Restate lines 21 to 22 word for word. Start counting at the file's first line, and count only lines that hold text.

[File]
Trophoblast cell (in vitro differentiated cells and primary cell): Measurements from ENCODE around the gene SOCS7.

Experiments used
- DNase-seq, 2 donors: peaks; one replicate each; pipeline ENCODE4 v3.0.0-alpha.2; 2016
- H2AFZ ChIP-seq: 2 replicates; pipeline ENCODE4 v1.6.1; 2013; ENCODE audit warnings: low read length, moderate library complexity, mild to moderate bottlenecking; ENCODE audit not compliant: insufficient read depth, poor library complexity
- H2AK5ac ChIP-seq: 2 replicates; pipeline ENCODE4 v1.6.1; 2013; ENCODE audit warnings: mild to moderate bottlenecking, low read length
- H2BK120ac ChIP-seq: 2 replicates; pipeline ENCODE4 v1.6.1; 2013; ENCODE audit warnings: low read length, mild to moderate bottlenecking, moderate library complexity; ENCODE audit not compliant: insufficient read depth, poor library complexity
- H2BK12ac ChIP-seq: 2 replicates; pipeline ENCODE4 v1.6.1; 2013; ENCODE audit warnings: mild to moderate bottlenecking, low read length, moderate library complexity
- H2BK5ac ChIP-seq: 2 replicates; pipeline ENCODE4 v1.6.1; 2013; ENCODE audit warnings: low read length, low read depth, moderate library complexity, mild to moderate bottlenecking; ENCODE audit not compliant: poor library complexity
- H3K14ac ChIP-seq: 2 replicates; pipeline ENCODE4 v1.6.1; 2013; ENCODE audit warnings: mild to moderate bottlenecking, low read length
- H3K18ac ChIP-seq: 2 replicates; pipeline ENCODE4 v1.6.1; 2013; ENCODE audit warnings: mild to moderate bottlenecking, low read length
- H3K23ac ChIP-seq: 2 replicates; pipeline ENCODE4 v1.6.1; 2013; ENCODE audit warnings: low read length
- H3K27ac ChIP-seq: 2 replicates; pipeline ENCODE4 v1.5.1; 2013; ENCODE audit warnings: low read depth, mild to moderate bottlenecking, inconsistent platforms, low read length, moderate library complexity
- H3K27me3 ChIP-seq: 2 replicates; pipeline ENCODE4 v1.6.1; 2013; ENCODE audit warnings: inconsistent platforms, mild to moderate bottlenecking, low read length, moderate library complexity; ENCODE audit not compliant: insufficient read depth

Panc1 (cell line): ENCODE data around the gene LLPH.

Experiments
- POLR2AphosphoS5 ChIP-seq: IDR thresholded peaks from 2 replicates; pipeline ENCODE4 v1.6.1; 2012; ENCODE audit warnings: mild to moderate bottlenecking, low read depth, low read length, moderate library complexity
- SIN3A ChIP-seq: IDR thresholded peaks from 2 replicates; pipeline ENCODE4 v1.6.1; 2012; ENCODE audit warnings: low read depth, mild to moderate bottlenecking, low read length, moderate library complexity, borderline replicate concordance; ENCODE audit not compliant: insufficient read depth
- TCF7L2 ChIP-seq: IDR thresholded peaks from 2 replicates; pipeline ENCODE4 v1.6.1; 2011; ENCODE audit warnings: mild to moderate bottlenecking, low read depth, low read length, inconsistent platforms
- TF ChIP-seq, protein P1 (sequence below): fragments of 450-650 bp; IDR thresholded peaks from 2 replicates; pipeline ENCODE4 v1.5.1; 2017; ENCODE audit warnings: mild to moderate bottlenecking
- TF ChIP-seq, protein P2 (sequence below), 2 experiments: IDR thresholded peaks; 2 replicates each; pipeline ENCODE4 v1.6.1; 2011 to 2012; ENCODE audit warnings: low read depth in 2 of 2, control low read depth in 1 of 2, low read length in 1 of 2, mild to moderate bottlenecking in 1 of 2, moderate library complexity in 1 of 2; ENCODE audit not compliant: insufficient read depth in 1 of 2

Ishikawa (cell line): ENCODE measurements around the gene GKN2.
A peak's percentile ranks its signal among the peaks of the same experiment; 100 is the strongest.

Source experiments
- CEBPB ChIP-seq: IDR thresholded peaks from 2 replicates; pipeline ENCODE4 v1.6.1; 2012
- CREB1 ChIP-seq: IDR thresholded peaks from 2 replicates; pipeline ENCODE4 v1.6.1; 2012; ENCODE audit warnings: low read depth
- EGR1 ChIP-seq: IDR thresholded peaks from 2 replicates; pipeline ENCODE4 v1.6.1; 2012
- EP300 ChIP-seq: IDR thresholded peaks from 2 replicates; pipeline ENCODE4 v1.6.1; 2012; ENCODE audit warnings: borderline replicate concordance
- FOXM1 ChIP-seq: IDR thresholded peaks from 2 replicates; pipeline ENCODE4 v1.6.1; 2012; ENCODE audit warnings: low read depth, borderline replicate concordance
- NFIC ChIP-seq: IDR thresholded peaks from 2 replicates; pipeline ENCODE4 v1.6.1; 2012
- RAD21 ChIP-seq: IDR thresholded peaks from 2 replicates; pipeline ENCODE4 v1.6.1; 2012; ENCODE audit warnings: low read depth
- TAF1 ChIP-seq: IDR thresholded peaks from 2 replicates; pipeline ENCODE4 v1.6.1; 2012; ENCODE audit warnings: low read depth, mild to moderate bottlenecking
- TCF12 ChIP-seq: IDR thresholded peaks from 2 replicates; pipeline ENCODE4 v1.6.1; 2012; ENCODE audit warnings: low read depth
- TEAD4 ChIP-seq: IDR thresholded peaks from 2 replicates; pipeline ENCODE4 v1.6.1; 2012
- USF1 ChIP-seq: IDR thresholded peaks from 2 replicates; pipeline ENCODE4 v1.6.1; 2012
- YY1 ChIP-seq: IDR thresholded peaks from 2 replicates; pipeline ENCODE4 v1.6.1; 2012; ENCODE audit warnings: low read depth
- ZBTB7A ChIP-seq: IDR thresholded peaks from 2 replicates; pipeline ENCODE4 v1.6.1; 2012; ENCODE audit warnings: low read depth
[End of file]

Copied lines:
Ishikawa (cell line): ENCODE measurements around the gene GKN2.
A peak's percentile ranks its signal among the peaks of the same experiment; 100 is the strongest.